Democrats are moving forward with plans to pass coronavirus relief that Senate Republicans cannot block.
Senate Republicans are up in arms that Democrats are moving forward with coronavirus relief legislation that they cannot stymie with the filibuster, claiming that passing another round of relief on a party-line vote is against the "unity" President Joe Biden called for in his inaugural address.
However, many of these very same Republicans who are demanding Democrats negotiate a "bipartisan" coronavirus relief package have said they have no intention of passing more coronavirus relief at all.
What's more, the same Republicans complaining that Democrats are betraying Biden's "unity" pledge with their tactics to pass coronavirus relief used the same tactics back in 2017 to pass Donald Trump's policy agenda.
Reconciliation only requires a majority vote to pass the Senate, rather than requiring 60 votes to move forward. Republicans used reconciliation twice under Trump in 2017: First in a failed attempt to repeal the Affordable Care Act, better known as Obamacare, and second to pass the deficit-busting GOP tax law that heavily favored tax cuts for the richest while providing little relief to the neediest Americans.
Given Democrats have 50 seats in the Senate, with Vice President Kamala Harris adding another tie-breaking vote, that means Democrats would need to convince 10 Republicans to support Biden's relief package.
Democrats do not believe getting 10 GOP senators onboard with Biden's plan is possible, and thus they are laying the groundwork to use reconciliation.
"Four years later and the situation is nearly a mirror image. Dems gearing up for a massive virus relief package no Republican supports, with budget reconciliation the obvious route," Bloomberg News reporter Steven Dennis tweeted.
Republicans complaining about Democrats' potential use of reconciliation have conveniently left out the fact that they both do not support Biden's coronavirus relief bill and that they were fine with using reconciliation to pass Trump's agenda in 2017.
Sen. John Thune (R-SD) said he is "disturbed" that Senate Democrats would reconciliation for coronavirus relief, even though he said Biden's plan has no chance of gaining any Republican votes, as well as the fact that he supported reconciliation to repeal the ACA and pass the GOP tax law.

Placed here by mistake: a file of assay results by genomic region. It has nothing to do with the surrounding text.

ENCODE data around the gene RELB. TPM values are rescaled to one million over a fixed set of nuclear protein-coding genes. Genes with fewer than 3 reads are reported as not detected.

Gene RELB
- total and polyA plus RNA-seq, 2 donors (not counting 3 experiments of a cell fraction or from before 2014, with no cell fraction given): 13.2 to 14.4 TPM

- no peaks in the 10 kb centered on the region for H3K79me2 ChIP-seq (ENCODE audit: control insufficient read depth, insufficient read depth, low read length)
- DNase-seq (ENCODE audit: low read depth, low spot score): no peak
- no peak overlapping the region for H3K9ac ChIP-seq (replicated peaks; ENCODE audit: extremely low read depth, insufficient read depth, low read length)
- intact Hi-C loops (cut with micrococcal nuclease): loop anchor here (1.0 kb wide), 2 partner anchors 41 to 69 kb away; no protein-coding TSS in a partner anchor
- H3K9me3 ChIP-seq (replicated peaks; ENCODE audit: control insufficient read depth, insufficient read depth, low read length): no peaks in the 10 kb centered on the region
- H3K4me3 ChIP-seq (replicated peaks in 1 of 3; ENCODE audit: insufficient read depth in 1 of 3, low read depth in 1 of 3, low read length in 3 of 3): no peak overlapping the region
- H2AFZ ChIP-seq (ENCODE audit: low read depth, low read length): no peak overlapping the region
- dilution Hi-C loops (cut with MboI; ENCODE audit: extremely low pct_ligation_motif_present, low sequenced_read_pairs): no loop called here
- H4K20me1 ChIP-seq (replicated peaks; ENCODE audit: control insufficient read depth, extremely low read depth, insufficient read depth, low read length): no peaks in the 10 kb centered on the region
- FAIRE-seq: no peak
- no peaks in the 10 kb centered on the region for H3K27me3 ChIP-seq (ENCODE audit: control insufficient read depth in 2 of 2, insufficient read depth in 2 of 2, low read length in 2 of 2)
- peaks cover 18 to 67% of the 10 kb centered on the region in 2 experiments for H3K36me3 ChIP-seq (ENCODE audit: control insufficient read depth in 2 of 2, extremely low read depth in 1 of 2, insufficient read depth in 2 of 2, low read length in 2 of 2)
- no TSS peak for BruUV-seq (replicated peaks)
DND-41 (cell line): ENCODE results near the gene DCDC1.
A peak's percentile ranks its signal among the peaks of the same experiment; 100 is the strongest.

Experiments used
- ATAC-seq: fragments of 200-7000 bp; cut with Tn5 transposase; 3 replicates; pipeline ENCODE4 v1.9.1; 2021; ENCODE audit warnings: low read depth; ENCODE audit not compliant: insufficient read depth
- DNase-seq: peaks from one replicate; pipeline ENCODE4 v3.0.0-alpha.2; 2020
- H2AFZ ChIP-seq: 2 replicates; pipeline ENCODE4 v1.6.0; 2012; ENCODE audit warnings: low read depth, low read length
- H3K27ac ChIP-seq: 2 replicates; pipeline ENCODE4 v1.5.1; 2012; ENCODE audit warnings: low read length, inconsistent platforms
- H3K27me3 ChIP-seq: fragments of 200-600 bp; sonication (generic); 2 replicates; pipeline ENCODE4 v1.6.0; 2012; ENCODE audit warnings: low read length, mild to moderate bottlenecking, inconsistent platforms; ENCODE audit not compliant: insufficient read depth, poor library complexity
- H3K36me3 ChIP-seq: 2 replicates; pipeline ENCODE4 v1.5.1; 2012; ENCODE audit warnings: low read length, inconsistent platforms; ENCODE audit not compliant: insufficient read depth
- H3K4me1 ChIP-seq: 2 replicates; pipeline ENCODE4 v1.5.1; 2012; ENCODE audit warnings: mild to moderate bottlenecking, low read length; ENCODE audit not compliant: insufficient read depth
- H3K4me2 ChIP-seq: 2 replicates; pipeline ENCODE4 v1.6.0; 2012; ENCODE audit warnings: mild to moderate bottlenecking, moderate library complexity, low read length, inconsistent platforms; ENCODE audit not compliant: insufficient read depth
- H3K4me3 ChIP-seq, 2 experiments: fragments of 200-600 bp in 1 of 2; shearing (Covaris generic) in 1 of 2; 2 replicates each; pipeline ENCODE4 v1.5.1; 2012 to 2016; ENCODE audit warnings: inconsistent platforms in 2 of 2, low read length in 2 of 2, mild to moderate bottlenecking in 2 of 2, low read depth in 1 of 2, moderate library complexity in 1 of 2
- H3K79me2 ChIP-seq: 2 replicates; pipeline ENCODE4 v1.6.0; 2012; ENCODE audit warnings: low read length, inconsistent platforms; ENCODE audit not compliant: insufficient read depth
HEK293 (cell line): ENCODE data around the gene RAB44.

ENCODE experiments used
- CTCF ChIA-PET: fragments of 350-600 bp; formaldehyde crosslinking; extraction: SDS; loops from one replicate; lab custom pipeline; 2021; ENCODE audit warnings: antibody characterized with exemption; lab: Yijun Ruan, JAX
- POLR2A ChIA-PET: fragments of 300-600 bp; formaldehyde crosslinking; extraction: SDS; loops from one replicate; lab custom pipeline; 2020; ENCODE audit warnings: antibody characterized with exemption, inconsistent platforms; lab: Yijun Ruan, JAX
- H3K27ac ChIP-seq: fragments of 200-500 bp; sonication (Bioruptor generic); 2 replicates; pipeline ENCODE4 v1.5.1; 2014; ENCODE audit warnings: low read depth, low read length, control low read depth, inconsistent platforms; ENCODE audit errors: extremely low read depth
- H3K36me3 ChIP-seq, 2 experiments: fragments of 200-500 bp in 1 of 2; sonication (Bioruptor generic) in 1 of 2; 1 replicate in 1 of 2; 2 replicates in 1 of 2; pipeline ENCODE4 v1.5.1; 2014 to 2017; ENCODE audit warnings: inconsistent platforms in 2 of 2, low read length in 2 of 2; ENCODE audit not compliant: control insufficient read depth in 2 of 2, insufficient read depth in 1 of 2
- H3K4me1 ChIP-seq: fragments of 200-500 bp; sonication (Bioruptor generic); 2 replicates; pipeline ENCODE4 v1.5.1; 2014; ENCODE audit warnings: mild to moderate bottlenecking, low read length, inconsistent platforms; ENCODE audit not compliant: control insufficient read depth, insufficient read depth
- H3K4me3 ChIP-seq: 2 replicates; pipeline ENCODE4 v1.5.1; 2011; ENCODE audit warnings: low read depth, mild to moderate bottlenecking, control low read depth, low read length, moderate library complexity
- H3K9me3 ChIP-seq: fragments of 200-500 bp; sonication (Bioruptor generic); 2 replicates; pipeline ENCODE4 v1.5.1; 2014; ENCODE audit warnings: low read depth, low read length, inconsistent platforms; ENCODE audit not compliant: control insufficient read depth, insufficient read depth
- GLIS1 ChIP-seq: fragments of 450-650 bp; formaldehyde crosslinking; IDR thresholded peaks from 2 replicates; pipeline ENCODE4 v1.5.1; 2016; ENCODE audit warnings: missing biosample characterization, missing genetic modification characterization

Sen. John Barrasso (R-WY) also said utilizing reconciliation is against unity, even though he also supported using reconciliation for the Obamacare repeal and GOP tax law.
"If it occurs, it will likely be done without a single Republican vote," Barrasso said. "This isn't unity. It's not bipartisanship. It's not healing our divisions. This is a time for President Biden to heed the words of his own inaugural address."
Sen. Susan Collins (R-ME), who said she does not support Biden's coronavirus relief package, also demanded Biden not use reconciliation to pass it.
"The president is sincere in his commitment to bipartisanship. That’s the way he always operated when he was a senator. And from my conversations with him since the election, it seems clear to me that he wants to continue to operate that way," Collins (R-ME) told Politico.
Democrats, for their part, are crying foul at the GOP outrage, saying that Republicans have already said they would block coronavirus relief and thus have no foot to stand on to complain that Democrats will move forward without needing GOP votes.
"You have to have fully rotted dc brain to see Republicans announce they refuse to vote for Covid relief and then ask Democrats why they aren’t being bipartisan," Sen. Brian Schatz (D-HI) tweeted.
Published with permission of The American Independent Foundation.